There’s a limit to how much data you can store in an on-premises server before needing to upgrade your existing machines or buy more of them. The need to update and replace physical server assets – typically every five or so years – can also be costly and time-consuming.
A cloud hosting solution allows you to base your infrastructure purchasing decisions around your school’s immediate needs and scale them as required. This means you only have to pay for what you need now, not what you might need in the future – negating the need for significant reinvestment in infrastructure to support school growth.
It’s important to know where your data is stored and who has access, regardless of the hosting solution you choose. With on-premises servers, it’s obviously easier to know that your data is local, and you can monitor physical access by securing your server room and limiting the people who can physically enter.
However, this doesn’t mean that your physical server room is not vulnerable. Factors outside of your school’s control, such as natural disasters, power outages, or even just losing the key can put your school’s critical systems at risk.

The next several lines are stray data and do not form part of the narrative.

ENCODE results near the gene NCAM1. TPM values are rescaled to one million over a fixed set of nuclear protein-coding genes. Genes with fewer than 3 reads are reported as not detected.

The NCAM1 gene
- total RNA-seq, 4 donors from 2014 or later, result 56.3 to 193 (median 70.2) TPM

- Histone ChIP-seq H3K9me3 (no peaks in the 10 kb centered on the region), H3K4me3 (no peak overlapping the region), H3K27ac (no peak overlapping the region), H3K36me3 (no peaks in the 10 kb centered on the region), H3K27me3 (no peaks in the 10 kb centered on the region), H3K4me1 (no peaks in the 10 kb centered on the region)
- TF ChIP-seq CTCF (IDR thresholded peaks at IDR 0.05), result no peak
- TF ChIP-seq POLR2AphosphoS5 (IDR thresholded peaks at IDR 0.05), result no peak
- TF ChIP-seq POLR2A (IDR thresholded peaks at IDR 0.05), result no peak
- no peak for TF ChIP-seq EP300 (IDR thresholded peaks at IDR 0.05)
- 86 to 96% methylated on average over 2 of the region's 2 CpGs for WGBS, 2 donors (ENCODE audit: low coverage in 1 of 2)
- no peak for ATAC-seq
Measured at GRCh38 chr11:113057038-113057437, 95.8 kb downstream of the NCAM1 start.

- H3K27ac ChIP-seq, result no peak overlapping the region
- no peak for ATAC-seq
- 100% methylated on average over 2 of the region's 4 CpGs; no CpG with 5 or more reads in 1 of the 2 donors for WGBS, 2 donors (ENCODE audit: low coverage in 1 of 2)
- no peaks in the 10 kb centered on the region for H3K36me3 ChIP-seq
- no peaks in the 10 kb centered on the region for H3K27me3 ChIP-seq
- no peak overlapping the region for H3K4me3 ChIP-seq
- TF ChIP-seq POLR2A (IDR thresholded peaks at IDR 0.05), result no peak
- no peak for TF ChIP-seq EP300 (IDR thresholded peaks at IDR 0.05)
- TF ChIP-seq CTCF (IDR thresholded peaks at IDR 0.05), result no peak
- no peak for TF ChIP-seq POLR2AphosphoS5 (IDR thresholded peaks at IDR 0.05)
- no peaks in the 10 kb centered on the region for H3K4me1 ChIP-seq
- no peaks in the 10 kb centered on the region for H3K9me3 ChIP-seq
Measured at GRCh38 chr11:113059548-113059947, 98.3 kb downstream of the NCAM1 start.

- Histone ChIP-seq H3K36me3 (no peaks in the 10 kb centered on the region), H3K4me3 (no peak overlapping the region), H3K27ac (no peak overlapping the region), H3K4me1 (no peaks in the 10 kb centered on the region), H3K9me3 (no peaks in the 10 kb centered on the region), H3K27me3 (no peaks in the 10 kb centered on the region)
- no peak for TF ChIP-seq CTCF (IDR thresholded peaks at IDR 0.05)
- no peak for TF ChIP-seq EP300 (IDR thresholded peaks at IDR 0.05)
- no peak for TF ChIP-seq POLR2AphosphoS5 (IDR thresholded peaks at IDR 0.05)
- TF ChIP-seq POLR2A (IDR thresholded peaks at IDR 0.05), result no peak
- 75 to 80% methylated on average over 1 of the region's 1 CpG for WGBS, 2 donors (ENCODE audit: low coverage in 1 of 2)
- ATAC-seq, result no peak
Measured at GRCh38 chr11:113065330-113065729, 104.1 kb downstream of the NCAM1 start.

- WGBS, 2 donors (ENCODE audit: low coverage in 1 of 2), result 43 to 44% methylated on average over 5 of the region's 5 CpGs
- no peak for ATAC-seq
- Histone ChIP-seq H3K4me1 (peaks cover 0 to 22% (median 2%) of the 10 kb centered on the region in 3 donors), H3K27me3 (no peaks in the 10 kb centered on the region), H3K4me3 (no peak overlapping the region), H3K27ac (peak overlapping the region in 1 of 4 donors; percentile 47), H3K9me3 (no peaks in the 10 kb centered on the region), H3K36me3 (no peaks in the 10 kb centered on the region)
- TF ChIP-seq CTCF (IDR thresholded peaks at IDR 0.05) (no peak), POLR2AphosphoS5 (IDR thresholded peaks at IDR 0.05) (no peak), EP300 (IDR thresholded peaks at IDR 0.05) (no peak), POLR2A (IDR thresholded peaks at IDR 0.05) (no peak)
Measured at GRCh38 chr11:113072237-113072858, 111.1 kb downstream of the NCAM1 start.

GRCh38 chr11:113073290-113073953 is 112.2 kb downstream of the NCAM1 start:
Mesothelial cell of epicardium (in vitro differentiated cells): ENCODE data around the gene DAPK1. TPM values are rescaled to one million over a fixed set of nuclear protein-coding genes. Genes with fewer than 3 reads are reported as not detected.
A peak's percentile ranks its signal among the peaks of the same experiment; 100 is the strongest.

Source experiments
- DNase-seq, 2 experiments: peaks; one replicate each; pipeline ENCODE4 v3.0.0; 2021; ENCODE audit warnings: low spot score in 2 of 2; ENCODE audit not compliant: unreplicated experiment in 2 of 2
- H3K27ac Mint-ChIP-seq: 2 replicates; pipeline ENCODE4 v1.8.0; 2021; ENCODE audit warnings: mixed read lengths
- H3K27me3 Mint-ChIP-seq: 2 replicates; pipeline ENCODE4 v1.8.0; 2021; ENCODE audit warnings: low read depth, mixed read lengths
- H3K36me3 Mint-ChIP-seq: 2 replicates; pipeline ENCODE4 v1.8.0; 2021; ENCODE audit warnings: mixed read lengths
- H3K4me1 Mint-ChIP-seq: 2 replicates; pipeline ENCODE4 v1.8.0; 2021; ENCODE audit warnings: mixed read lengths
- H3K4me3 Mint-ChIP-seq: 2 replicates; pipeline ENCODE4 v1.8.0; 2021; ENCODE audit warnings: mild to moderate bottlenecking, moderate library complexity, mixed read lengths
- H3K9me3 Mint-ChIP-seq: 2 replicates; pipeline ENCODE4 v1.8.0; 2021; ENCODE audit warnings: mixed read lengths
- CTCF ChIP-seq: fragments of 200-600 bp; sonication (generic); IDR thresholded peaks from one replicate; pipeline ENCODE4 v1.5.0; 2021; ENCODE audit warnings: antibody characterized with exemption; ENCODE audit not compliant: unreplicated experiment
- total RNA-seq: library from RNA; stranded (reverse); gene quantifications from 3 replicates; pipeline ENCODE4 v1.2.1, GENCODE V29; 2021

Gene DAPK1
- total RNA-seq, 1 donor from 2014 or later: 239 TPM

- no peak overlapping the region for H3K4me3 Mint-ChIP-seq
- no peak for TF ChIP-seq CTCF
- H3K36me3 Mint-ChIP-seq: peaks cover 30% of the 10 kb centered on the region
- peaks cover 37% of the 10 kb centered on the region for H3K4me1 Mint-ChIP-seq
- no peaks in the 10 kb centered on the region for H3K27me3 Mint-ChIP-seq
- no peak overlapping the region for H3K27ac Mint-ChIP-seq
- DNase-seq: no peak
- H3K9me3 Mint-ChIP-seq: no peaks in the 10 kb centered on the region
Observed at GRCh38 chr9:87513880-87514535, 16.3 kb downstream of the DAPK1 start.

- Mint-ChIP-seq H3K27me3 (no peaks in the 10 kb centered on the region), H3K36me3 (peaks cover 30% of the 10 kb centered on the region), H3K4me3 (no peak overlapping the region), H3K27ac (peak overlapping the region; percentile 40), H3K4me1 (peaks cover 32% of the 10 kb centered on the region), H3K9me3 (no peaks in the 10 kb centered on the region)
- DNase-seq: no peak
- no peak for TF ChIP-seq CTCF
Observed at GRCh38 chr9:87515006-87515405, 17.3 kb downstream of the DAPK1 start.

As an alternative, cloud hosting adds an extra level of safety with data often spread across multiple locations or data centres, ensuring that if something does go wrong your systems can be rapidly restored from backups stored redundantly across all data centres.
Going with a well-established, secure solution like TASS’ Cloud Hosting Services also ensures your data never goes off-shore, with certified, local data centres that maintain data sovereignty.
Ultimately, the solution you choose comes down to how your school best operates. If you have the technical knowledge and time to maintain physical hardware and are confident with the level of security you’re able to provide, you may prefer to stick with what you know with on-premises servers.
If you want to reduce costs, and you are keen to lean on the experience of dedicated data security experts, you may be better off looking into cloud hosting options.
Whichever you choose, it’s important to thoroughly consider the positives and negatives of each to ensure that you’re making an informed decision.